Your passion for wrestling has returned?
“Well, I’m sticking to wrestling and giving it my best right now.”
Currently, you’re also taking part in WWE’s Cruiserweight tournament in America. How does that feel?
“The American fans already knew who I was, and exploded the moment I came in. It was like they had always waited for me.”
You just came home today from your match in the second round, but there’s a rumor that you signed with WWE.
“I was told earlier. I haven’t talked with them about anything. Every time I go, I get needled about making a decision soon, but right now I don’t think about anything like that at all, so I refused [the offers].”
[What about] the rumor you mutually signed autographs?
“We haven’t (laughs). Although they did ask me for it.”
What’s your biggest motivation right now aside from wrestling?
“Making the people who watch happy. I think about nothing else aside from like, if I did this, then it’d fire them up, and such. That hasn’t changed since I was little, [or] since I shoplifted. It’s the same with shoplifting (laughs).”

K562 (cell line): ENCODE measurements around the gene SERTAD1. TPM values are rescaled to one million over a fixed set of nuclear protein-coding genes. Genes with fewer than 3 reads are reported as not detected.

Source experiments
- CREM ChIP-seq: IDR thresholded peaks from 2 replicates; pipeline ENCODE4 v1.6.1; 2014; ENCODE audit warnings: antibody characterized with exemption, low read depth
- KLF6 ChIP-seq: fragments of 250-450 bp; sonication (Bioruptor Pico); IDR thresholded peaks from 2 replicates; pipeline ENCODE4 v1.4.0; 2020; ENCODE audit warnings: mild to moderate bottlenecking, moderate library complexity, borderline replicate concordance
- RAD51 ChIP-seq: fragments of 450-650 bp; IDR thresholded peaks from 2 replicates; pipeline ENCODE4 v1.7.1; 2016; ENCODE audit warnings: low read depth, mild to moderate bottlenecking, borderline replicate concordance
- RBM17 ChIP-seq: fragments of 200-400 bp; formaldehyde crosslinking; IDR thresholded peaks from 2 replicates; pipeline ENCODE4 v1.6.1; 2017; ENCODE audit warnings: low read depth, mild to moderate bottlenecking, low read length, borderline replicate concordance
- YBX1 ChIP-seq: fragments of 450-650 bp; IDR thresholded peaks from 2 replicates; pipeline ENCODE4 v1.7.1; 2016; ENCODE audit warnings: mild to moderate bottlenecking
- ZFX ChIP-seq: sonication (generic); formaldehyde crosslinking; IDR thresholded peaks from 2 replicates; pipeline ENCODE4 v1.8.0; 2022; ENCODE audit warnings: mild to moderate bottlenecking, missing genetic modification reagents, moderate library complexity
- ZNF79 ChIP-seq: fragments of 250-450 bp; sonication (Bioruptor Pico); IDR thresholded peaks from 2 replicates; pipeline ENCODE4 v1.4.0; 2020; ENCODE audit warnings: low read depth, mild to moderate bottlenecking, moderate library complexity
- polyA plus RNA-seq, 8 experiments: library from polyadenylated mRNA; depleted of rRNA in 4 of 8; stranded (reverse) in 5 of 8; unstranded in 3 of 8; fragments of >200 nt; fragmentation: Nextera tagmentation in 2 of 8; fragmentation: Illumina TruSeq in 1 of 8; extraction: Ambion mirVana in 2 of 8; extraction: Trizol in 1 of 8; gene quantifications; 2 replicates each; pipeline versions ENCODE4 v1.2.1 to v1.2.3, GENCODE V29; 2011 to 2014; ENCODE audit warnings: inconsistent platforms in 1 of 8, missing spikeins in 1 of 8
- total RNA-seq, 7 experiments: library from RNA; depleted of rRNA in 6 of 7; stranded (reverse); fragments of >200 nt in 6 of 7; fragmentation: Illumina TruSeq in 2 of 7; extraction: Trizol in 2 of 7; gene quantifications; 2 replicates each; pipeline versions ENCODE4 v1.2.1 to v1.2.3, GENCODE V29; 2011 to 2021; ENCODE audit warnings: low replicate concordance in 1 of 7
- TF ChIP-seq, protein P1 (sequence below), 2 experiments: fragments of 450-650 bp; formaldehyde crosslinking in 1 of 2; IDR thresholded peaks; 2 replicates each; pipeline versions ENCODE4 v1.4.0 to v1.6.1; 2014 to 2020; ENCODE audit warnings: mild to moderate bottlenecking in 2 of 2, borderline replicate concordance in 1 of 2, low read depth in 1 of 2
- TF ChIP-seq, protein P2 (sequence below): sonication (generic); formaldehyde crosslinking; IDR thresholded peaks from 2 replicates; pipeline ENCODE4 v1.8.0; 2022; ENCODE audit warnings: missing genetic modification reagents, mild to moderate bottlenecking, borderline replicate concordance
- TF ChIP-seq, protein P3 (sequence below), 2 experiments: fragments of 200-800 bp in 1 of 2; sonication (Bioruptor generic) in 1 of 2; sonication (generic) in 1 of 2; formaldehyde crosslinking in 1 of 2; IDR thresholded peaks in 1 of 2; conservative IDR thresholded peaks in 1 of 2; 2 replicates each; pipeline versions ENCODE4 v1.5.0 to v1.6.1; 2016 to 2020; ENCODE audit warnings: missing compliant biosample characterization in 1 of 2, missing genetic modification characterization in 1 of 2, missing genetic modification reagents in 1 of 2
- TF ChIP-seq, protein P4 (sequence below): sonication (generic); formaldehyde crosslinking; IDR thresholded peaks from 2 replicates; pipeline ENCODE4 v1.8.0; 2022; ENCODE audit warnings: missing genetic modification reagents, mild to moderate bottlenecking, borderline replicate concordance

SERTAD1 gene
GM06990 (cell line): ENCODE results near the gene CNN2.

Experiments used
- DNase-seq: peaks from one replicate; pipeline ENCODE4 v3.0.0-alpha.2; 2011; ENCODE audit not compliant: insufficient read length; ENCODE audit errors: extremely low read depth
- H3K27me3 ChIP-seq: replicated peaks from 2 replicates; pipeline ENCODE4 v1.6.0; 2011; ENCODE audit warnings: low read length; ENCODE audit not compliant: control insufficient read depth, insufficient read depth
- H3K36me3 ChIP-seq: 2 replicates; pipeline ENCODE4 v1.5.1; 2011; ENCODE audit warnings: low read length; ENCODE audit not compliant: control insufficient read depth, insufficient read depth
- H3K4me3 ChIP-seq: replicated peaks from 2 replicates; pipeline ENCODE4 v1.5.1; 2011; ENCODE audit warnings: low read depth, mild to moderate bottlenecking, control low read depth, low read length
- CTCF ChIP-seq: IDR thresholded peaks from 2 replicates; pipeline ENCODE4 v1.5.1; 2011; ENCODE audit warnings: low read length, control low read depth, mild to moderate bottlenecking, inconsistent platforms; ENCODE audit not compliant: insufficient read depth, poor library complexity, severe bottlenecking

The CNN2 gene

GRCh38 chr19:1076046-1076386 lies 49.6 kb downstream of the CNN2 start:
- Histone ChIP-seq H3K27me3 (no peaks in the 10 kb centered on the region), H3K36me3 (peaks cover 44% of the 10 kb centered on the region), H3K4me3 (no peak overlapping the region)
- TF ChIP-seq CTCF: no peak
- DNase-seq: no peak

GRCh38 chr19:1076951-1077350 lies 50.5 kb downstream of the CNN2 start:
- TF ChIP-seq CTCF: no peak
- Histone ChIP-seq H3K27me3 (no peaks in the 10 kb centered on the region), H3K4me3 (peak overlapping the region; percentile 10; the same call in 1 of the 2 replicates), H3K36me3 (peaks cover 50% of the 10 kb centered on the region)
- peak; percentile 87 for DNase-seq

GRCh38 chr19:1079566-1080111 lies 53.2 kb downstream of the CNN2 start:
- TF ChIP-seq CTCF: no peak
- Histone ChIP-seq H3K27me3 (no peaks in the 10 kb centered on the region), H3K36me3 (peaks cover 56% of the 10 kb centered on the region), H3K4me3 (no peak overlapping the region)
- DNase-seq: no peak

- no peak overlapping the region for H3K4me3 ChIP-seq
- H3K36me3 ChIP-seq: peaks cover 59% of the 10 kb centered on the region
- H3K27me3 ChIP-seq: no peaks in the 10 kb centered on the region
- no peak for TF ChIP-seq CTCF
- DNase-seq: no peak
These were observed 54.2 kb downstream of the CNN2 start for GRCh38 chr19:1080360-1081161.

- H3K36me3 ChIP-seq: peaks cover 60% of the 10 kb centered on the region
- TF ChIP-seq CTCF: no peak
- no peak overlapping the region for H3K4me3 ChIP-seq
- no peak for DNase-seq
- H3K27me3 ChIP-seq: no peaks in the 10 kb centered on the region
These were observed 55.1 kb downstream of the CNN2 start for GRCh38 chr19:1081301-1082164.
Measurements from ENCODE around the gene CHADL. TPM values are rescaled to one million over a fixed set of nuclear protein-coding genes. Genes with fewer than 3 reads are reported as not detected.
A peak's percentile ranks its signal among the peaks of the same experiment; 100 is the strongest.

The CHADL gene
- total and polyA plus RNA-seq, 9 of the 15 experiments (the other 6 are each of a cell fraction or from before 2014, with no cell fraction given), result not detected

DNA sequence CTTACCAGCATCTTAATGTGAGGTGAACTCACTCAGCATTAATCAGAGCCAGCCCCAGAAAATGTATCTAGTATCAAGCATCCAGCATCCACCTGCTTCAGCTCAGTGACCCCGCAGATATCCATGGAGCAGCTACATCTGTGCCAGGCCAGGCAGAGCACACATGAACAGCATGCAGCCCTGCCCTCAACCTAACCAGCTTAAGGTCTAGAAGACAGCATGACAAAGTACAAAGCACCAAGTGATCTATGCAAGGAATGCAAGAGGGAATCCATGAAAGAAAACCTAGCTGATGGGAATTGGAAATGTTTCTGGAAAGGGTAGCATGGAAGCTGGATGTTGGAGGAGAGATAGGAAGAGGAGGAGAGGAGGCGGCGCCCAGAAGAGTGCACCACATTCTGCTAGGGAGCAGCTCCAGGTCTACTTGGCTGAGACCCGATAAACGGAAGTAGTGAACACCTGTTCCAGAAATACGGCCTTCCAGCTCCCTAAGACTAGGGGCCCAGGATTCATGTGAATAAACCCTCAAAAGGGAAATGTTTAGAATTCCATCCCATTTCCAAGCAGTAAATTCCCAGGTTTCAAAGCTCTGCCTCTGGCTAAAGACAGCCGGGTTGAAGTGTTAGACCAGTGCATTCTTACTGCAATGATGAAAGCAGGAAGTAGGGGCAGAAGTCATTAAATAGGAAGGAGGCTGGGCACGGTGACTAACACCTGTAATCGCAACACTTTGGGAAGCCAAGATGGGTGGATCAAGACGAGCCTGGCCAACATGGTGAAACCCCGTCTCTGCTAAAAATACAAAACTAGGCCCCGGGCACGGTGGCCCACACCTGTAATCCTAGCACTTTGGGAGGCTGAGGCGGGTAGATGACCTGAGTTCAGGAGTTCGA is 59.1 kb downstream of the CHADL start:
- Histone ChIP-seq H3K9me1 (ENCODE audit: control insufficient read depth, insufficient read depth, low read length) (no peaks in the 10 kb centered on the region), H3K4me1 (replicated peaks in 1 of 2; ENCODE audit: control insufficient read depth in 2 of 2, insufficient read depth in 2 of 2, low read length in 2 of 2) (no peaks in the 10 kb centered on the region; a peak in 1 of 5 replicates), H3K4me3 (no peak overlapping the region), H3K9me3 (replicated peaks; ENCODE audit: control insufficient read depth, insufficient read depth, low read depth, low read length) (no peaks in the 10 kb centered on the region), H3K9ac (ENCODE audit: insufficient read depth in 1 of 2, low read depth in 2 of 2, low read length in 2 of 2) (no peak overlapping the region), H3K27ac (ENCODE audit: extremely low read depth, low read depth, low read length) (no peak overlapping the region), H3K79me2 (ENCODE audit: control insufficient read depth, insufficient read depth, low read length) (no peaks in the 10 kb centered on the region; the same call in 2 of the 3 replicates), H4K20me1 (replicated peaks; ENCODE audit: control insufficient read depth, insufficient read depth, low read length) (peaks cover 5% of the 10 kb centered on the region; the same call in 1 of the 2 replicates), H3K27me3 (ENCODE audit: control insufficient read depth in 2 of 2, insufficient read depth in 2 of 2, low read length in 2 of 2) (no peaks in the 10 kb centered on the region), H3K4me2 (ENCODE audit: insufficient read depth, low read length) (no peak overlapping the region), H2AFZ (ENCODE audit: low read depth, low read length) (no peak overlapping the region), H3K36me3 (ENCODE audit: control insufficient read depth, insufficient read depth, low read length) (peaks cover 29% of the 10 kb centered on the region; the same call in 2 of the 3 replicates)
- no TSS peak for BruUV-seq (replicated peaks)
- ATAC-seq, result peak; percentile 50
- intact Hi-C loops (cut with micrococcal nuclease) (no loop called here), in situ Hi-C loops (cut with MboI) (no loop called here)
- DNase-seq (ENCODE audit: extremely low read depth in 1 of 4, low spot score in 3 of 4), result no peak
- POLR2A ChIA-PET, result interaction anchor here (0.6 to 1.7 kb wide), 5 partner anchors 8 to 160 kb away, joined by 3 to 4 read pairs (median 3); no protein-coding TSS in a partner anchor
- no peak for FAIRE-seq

You’ve been saying that you want to make wrestling more popular and that you’d do anything for that. Do you still feel the same way about that?
“Yes, I do. My recent movie appearance (now on sale: “Daikaiju Mono”) is also part of that. And although I was taking part in the movie because I want to make wrestling popular, that in and by itself was different, and fun. Talking isn’t exactly my strong suit, but like, remembering your lines and acting them, that’s just a little bit like wrestling. I didn’t think I would while in the middle of filming it, but once I saw the screening of the finished movie and the fans enjoying it, it felt really good. I was really glad I had done it, and I think I want to do it again.”
What are your future goals?
“There’s a lot of unfinished business, so first of all I want to realize all of that. I haven’t yet won the IWGP Heavyweight [title]. I moved up into the heavyweight division, but I haven’t gotten a belt yet. Any belt. In DDT, lately, you don’t hear [them doing] anywhere matches as much anymore. It seems they’re doing them in front of 100 or 200 people, but I would like to wrestle those in front of like, 10,000 or 20,000 people. I think that that would definitely increase the number of wrestling fans.“
Ibushi Kôta possesses an unbelievable charisma, as a wrestler and as a human being. [People] tend to get hung up on his no-good behavior, but it’s rare that you find someone so grounded and clever. And of course he has an absurd side to him, and that too is part of his appeal. I want those people that have no interest in wrestling to read his two autobiographies and submerge themselves completely in Ibushi’s world. I can’t think of anyone who wouldn’t fall in love with wrestling after they’ve known Ibushi Kôta.